by John J. Metzler, Weirs Times Contributing Writer
UNITED NATIONS – The spate of brutal and systematic attacks on Christian communities in Syria, Iraq and Egypt by the Islamic State has surged. Yet despite this targeted violence, there’s a climate of international indifference by many governments and even some Christian communities in the West towards this modern-day religious persecution.
Look at the recent roster of IS terror: in Libya, jihadi militants capture and then behead 21 Coptic Christians from Egypt. This barbaric attack prompted the UN Security Council to issue a statement condemning the “heinous and cowardly” murders. The Council added, “ISIL must be defeated and that the intolerance, violence and hatred it espouses must be stamped out.”
The UN’s Human Rights Chief Zeid Raaad Al-Hussein called the executions a “vile crime targeting people on basis of their religion.” This action carried out in the increasing lawlessness of Libya, was not the first time Coptic Christians or their churches have been attacked.
Speaking from Rome, Pope Francis stated, “It makes no difference whether they be Catholics, Orthodox, Copts or Protestants…the martyrs belong to all Christians.”
A week later in Syria’s remote Hassakeh Province, IS terrorists seized hundreds of Assyrian Christian women and children for a yet undetermined fate while 33 Christian villages were attacked.
In Iraq, ISIL’s lightening military advances into the northern cities such as Mosul have targeted minority groups such as Christians, Yezidis and Kurds. A recent UN Report on Iraq conceded, “The safety and security of members of Iraq’s diverse ethnic and religious communities in areas controlled by ISIL remain of grave concern, particularly the thousands of women and children who remain in captivity.”
After ISIL seized Mosul city, Christians were targeted for conversion to Islam or death. Christian houses were marked by the sign of “N” for Nazerene.
Middle Eastern Christians form an ancient quilt of Assyrian, Coptic, Chaldean Catholic, Greek Orthodox and Maronite Catholic communities from Egypt through Syria, Iraq and Lebanon. Christians have formed a unique fabric in these overwhelmingly Muslim societies and have traditionally excelled in business, education and the arts. These are Arab Christians whose roots in the region stretch back two thousand years predating Islam.
During Syria’s secular regime before the civil war, Christians made up about ten percent of the population of 22 million people. In neighboring Lebanon, Christians comprised over a third of this once prosperous and secular land. Conflict and diaspora have dwindled their numbers.
The vengeful intolerance and white heat hated ISIL and its affiliates have for Mideast Christians, seems only matched for an equally hateful mass killings of fellow Muslims. Though the tiny Christian communities pose no real political threat to the IS rise, the very same communities can be held hostage for propaganda and intimidation value.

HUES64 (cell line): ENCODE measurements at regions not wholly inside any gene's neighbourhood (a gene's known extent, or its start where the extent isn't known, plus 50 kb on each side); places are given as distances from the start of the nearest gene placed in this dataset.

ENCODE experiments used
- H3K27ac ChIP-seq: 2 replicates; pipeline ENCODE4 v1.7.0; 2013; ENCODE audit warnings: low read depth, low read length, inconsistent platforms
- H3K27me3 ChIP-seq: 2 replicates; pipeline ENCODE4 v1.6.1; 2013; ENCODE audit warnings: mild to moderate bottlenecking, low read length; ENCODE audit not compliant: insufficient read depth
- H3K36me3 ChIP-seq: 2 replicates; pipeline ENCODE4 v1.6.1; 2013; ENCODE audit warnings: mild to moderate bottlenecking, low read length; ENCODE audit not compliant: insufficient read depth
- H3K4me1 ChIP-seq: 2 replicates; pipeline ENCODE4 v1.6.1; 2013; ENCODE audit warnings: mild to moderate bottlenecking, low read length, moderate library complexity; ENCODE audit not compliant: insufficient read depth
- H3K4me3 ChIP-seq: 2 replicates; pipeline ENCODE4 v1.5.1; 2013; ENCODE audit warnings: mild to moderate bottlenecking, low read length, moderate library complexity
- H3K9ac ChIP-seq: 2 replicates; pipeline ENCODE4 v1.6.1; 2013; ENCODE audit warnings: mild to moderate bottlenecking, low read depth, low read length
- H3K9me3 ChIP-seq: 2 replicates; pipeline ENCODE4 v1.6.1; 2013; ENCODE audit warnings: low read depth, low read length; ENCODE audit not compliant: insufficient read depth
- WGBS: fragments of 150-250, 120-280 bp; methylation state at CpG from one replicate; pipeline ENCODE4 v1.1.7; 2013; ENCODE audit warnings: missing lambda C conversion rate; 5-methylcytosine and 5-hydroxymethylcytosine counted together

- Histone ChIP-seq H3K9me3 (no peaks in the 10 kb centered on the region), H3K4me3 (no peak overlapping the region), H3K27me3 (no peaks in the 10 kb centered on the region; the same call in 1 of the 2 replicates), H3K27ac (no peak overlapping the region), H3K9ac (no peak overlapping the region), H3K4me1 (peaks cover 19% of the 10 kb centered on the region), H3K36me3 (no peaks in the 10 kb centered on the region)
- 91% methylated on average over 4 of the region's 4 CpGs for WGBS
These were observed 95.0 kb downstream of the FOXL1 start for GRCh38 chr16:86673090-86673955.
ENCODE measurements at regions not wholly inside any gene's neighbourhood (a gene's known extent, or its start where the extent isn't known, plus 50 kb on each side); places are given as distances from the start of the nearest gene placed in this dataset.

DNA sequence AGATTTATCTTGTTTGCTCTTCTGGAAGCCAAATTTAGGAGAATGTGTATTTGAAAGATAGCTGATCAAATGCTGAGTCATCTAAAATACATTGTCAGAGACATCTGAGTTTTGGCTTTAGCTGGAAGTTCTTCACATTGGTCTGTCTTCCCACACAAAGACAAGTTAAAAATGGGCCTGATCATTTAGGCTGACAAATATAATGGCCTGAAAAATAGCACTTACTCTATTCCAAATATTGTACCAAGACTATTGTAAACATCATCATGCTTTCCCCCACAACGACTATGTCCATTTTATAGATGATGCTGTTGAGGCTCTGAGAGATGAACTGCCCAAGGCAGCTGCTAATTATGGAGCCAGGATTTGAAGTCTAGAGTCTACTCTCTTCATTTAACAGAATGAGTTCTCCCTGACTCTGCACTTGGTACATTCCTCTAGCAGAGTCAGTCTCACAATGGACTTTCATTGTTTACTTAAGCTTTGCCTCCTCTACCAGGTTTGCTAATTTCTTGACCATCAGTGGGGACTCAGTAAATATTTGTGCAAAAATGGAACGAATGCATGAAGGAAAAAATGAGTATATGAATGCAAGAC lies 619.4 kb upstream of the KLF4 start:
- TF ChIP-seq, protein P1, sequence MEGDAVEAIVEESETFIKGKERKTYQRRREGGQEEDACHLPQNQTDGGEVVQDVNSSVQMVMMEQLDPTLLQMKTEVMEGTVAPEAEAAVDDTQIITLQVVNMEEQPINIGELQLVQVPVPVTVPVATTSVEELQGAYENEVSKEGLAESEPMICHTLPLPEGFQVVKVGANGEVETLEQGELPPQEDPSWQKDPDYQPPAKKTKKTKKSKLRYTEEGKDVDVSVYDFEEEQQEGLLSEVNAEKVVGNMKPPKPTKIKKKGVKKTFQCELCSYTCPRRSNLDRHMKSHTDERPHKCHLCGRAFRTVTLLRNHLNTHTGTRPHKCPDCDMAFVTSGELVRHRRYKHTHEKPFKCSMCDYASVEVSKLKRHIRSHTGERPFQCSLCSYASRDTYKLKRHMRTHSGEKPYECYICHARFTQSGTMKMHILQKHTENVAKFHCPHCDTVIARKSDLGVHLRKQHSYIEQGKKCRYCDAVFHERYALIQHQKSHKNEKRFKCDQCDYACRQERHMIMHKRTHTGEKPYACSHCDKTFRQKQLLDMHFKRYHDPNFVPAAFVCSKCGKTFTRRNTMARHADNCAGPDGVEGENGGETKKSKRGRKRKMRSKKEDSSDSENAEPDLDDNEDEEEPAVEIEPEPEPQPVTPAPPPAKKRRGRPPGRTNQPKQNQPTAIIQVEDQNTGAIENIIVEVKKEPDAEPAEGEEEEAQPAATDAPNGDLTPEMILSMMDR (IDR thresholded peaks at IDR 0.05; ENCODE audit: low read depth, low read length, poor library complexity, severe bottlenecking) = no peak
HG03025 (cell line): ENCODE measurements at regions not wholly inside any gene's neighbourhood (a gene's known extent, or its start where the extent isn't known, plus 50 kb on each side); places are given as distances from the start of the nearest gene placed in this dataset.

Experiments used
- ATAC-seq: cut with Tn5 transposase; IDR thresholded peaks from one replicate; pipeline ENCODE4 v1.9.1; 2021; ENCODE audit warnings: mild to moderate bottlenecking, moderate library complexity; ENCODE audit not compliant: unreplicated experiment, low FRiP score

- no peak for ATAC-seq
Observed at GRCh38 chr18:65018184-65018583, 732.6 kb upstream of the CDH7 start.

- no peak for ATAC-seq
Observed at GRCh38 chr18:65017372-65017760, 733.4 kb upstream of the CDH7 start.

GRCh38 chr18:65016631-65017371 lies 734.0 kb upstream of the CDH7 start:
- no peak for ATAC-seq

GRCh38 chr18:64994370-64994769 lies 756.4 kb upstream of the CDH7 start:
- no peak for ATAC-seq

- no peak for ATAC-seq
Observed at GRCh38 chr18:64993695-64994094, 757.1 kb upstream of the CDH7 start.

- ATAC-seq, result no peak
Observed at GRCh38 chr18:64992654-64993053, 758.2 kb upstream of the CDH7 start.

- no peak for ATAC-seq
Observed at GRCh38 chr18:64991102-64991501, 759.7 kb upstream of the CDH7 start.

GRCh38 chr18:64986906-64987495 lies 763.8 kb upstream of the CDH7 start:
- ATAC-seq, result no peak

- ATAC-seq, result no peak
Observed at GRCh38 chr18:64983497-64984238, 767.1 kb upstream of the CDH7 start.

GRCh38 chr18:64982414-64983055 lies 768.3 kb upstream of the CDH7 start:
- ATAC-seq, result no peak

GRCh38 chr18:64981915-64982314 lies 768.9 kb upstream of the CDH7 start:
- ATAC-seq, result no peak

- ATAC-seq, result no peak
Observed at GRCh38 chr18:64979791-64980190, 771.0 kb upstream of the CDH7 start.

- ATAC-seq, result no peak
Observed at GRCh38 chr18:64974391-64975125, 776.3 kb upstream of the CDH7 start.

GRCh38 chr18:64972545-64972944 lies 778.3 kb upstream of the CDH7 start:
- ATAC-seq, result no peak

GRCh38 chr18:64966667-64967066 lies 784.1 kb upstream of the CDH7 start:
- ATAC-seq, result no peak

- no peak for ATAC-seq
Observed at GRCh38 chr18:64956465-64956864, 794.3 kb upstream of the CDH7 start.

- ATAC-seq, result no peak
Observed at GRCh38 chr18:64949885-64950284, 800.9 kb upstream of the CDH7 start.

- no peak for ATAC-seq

Vulnerable Mideast Christians have long been targeted by Al-Qaida and Al Nusra terrorists. Just a year ago IS was proclaimed by President Obama as no more that a “junior varsity” terrorist organization. Six months later its warriors had seized large parts of northern Iraq and were at the gates of Baghdad. American airstrikes on IS started only in August, and while partially effective, have failed to stem the IS surge.
The rise of ISIL has initially been helped by the initial American underestimation of the threat and embarrassing indecision over policy. The wider reason rests with a regional power vacuum created in part by the Obama Administration’s indifference to the fate of Iraq’s fragile stability in the wake of the American troop pullout and a dithering disconnect on defense issues.
But does ISIL wish to use Christian persecution as a trap to lure Western (and let’s admit post-Christian countries) back into the Middle East cauldron? Possibly.
Significantly, despite the use of American and allied airpower against IS targets, changing the regional chessboard will require boots on the ground to counter, confront, and defeat this scourge. But the troops should be Arab, not American as not to fall into the trap of “the Christian West” fighting Islam, of the French to revive the argument of an ex -colonial power, or the Turks to avoid the pitfall of the former Ottoman colonial ruler returning to the region.
IS strives to forcibly create a Sunni Moslem Theocratic State. We are not talking about a reasonably pluralistic state nor a typical Arab autocracy, but a medieval Islamic caliphate, where there’s no room for any religious nor social dissent. It’s doubtful most Sunni Moslems favor this path but it is equally certain that IS intimidation and terror are quite convincing given no serious counterforce.
John J. Metzler is a United Nations correspondent covering diplomatic and defense issues. He is the author of Divided Dynamism The Diplomacy of Separated Nations; Germany, Korea, China (2014).